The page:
Stem Cells

The discovery and then the use of stem cells in medicine goes back only sixty years. These cells, which are defined by an ability to self-renew and differentiate into mature tissue, have been the subject of a great number of scientific works throughout the world.

The discovery of certain types of stem cells in adults has facilitated and democratized research in this area:

  • The hematopoietic stem cells found in the bone marrow are used to treat patients with blood cancer (leukemia, lymphoma) and are an example of now proven success.
  • Mesenchymal stem cells which are also found in bone marrow but also in fat and which are capable of differentiating into bone and cartilage, which has been the subject of numerous studies in the field of orthopedics.
Cellules Souches

However, the use of these cells is extremely framed at European level by the EC regulation n ° 1394/2007, published in 2007 which defined a new category of biological drugs largely framing the use of stem cells: the drugs of innovative therapy (ITN). They include somatic cell therapy drugs, drugs derived from tissue engineering, and gene therapy drugs, possibly coupled with medical devices. The stated objective is twofold: both to promote their industrialization and their access to the market while guaranteeing a high level of health protection for patients.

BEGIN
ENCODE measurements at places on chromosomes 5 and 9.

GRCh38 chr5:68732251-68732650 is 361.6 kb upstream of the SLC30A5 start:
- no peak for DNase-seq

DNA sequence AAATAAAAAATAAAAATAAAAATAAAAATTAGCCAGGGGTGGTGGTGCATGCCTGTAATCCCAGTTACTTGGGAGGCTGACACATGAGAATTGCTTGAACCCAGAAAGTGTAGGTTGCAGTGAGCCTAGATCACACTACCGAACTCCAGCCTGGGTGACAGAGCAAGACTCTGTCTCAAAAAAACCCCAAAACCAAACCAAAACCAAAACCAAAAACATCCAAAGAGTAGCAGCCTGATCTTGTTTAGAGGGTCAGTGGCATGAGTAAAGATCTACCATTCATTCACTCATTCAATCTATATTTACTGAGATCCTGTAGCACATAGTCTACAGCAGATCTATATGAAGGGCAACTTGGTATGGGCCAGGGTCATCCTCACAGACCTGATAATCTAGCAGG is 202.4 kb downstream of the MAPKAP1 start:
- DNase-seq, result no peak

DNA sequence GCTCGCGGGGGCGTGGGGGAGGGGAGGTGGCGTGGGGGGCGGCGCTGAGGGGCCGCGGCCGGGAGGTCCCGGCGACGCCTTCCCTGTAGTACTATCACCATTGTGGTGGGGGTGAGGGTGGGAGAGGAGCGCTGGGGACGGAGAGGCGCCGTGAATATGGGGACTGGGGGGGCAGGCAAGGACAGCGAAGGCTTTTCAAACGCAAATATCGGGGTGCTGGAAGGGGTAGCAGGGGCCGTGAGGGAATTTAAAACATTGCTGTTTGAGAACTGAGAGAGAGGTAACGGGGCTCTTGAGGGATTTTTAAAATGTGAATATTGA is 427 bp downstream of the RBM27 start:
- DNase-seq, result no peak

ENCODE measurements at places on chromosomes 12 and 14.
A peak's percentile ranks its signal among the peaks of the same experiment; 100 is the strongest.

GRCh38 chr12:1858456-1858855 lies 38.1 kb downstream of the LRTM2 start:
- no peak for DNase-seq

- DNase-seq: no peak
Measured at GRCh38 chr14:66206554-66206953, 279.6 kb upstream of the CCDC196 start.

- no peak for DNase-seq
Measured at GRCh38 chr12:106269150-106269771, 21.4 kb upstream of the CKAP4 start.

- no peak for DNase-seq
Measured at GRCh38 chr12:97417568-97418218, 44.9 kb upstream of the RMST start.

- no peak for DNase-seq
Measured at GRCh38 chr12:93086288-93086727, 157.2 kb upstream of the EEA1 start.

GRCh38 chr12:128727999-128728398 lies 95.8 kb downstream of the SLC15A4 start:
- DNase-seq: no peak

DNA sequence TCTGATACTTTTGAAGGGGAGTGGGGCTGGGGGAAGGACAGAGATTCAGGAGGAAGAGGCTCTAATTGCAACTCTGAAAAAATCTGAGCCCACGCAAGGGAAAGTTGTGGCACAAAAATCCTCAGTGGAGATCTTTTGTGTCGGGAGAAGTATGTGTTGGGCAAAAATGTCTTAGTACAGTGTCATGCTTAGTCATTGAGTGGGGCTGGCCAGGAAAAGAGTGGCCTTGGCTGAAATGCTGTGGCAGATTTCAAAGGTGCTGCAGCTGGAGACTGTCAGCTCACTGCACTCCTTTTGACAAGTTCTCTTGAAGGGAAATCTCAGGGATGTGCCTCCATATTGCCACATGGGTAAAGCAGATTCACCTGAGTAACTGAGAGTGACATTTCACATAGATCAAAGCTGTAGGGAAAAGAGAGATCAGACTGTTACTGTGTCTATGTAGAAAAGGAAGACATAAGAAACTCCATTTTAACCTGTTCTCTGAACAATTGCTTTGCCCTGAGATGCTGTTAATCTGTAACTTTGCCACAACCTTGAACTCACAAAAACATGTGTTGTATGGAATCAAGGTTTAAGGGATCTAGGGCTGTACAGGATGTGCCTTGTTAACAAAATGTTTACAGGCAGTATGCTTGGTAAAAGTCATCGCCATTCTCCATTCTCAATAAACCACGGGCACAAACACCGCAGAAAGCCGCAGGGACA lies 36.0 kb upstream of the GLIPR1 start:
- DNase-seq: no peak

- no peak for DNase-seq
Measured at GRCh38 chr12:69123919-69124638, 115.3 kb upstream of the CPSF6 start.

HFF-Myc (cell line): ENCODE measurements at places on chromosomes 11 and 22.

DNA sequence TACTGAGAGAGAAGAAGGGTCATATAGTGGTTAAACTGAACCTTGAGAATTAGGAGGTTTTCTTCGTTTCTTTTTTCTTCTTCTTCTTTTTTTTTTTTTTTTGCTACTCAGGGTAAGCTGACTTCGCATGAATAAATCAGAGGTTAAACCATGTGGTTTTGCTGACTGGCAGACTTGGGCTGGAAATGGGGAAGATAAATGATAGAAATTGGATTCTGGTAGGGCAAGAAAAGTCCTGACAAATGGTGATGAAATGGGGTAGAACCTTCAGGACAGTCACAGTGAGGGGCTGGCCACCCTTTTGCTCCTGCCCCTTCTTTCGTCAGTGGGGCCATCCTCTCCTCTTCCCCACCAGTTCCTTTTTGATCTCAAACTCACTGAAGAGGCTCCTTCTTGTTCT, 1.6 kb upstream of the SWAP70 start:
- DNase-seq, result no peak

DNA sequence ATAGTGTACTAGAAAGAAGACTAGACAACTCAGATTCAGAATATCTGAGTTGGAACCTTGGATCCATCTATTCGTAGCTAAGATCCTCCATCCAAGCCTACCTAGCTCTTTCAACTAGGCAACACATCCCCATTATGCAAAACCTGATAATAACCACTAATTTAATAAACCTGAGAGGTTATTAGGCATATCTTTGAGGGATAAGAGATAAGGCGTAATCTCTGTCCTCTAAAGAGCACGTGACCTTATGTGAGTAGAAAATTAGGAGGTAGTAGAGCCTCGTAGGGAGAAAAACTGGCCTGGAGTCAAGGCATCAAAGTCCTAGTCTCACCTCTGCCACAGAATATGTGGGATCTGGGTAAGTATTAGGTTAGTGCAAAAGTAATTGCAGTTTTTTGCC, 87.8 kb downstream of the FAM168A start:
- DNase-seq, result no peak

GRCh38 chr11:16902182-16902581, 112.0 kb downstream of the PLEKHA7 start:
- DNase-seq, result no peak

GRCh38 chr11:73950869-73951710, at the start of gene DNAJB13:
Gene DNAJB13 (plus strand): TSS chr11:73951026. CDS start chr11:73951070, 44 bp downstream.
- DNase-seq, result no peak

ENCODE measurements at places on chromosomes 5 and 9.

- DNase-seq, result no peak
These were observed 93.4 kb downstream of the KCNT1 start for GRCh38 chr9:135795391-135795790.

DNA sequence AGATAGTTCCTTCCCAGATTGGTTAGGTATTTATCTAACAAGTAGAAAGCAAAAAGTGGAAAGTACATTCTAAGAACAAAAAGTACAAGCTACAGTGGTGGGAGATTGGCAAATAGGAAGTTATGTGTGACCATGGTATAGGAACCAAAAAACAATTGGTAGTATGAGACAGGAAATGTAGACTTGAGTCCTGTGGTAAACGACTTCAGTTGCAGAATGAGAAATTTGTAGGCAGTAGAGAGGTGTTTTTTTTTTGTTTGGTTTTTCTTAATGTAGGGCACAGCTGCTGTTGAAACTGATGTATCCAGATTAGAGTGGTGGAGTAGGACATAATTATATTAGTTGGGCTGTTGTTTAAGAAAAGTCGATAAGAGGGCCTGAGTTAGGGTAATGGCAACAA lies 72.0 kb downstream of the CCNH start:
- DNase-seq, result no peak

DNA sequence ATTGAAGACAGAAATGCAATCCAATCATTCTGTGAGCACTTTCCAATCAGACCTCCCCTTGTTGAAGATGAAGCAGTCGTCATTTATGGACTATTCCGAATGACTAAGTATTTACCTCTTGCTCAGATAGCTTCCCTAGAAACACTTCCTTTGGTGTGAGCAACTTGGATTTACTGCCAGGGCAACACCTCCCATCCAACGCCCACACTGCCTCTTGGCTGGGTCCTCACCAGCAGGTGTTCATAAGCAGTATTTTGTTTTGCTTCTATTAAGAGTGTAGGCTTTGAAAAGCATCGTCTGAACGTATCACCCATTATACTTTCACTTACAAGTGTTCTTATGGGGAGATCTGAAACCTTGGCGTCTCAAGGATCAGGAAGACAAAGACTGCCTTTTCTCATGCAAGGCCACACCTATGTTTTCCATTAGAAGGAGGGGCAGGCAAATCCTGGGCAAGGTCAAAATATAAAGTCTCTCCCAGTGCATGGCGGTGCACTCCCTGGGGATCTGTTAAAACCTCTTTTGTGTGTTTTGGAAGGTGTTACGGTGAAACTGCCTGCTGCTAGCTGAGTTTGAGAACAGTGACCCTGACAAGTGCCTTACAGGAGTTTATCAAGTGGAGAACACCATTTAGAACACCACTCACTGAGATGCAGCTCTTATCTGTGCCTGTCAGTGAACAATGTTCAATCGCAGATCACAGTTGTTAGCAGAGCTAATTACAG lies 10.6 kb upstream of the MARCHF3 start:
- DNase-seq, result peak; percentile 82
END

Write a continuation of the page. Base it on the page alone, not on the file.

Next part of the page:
In this regulation, it is the mode of cell preparation that allows classification of a procedure or not as an ITN. Thus, a cellular product whose manufacturing process calls for substantial modifications (such as a culture step) OR whose destination is different between will be the donor and the recipient is an ITN (such as the injection of fat into a joint) .

As ITNs are drugs, they must be prepared in premises of cleanliness equivalent to that used by the pharmaceutical industry. Their widespread use requires, as for any drug, a marketing authorization issued at European level after a certain number of clinical trials validating their effectiveness.

You will find below some examples of MTI procedure still under study but whose results are promising on joint regeneration:

  • Culture of mesenchymal stem cells (= capable of differentiation in cartilage) from adipose tissue before intra-articular injection into the knee
  • Injection of a fat-PRP mixture at the wrist joint.

It is important to clarify that the use of PRP does not fall under these regulations : 

PRP can be injected during the same intervention if it is prepared with a device provided for this purpose.